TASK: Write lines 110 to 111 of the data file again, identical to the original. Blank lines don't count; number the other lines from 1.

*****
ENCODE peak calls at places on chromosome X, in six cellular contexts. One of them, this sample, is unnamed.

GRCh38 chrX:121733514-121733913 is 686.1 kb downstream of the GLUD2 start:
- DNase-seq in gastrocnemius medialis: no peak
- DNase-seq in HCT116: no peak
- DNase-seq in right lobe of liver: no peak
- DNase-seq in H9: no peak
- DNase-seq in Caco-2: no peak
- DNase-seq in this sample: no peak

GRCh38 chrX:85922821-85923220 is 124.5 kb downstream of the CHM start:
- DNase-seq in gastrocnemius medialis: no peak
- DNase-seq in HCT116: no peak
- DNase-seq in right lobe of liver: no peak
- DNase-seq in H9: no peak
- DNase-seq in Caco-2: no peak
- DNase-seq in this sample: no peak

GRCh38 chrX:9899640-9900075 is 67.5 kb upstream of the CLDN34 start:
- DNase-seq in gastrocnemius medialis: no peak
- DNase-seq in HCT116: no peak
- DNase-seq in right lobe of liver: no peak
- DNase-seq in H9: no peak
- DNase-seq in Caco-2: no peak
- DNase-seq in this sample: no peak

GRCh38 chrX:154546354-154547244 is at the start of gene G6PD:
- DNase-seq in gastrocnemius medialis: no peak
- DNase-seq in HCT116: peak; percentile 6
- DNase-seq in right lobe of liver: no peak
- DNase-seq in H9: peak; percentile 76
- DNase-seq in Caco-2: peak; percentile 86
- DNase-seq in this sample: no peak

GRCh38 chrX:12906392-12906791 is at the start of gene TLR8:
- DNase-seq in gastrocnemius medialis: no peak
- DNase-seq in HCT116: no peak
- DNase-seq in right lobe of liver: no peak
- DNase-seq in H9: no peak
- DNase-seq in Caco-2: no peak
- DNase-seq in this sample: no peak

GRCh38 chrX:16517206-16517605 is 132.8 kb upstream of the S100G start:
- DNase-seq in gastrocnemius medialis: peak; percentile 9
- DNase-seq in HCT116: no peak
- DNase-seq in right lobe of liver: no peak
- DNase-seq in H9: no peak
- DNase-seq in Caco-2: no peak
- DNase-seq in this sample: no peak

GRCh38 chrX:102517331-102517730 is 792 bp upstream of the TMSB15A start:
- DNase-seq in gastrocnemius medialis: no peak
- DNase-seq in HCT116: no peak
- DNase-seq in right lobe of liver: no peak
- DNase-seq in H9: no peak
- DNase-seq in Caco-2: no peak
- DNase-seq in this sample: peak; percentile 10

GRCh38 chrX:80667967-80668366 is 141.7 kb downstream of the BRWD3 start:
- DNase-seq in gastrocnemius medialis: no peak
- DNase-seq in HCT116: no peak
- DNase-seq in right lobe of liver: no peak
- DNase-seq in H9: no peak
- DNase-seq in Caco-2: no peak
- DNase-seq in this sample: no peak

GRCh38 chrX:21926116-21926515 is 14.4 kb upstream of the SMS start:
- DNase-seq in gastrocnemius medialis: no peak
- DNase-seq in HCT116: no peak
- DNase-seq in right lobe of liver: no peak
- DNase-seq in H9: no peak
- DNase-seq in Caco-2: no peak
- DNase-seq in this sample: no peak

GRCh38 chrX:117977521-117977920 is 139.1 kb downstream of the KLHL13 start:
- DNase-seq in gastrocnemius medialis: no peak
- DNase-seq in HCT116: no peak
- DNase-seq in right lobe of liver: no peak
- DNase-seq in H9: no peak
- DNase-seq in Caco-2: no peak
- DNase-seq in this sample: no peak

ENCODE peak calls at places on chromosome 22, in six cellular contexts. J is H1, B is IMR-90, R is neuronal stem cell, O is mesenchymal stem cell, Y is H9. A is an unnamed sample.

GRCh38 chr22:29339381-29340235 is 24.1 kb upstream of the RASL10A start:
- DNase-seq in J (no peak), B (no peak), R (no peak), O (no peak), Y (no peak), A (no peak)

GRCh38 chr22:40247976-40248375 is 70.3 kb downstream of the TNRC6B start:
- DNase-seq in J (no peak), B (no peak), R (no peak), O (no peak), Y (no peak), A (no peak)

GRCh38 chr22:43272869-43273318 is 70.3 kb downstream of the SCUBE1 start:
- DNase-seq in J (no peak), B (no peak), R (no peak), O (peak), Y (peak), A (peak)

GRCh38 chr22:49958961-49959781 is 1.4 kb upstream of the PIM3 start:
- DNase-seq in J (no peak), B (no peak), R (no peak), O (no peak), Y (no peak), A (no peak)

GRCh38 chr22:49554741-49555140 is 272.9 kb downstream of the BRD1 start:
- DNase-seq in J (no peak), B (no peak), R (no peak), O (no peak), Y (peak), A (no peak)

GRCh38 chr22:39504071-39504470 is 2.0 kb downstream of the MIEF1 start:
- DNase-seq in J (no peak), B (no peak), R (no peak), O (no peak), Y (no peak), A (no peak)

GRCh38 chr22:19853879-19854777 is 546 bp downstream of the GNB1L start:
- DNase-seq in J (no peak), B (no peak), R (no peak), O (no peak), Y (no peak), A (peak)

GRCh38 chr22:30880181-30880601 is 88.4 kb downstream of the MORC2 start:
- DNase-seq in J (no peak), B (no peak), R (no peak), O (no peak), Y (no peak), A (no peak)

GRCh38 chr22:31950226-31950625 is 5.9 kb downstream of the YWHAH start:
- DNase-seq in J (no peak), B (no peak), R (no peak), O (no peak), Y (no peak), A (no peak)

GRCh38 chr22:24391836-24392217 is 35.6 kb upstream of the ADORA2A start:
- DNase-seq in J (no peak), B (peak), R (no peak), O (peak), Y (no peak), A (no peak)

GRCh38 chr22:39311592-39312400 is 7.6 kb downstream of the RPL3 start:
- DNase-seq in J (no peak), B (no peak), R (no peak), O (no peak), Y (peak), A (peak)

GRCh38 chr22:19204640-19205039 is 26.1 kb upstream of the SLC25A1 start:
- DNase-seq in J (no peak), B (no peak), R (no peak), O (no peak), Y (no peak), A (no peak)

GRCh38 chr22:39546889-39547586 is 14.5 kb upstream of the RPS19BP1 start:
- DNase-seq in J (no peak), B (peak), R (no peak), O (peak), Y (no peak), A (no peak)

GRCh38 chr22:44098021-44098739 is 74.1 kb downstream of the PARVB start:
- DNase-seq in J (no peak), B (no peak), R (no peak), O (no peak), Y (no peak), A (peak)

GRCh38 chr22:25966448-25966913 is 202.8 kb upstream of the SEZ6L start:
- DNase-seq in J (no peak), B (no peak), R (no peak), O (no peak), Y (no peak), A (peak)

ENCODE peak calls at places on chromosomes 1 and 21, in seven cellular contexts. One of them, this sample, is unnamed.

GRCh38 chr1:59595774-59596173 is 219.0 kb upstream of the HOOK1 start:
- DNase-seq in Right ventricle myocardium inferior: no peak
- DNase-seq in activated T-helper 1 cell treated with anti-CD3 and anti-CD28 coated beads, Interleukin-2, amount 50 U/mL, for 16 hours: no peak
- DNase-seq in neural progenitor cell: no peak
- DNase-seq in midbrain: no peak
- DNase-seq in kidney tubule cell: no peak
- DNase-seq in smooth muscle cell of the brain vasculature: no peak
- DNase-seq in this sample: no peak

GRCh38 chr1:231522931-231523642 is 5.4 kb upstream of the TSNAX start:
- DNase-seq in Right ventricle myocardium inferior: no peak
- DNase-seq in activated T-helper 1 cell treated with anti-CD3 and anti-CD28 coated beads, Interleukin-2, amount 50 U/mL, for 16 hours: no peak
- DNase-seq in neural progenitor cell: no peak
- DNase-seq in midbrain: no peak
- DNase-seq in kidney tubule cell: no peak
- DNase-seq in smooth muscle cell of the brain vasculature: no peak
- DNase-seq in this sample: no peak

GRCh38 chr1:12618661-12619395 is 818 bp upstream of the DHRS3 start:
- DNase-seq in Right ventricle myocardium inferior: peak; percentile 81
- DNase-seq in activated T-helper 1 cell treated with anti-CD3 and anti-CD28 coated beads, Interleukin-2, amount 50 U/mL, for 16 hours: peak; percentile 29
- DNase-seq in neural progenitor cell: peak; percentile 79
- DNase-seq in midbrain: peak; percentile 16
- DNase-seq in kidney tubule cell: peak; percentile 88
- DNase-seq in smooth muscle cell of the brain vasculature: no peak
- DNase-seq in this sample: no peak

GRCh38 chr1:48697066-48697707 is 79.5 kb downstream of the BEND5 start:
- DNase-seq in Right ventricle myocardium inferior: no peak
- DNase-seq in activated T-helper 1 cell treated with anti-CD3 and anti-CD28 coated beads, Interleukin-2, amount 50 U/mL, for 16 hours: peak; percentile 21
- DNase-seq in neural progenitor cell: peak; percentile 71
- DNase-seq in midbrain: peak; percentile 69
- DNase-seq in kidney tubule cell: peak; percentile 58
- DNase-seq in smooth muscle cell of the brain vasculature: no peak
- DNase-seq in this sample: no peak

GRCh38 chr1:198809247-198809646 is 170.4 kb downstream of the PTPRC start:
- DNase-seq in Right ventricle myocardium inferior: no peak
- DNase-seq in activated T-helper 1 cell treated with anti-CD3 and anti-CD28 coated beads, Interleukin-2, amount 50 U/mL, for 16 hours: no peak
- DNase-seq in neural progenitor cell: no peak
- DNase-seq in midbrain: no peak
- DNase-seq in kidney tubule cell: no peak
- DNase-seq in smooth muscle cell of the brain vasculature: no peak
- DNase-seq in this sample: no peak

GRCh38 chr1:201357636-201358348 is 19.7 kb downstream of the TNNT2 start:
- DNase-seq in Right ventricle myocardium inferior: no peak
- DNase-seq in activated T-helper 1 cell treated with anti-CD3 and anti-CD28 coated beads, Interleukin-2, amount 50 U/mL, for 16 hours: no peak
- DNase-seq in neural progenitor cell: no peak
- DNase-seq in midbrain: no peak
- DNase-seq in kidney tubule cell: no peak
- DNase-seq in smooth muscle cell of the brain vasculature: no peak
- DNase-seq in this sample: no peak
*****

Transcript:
- DNase-seq in smooth muscle cell of the brain vasculature: no peak
- DNase-seq in this sample: no peak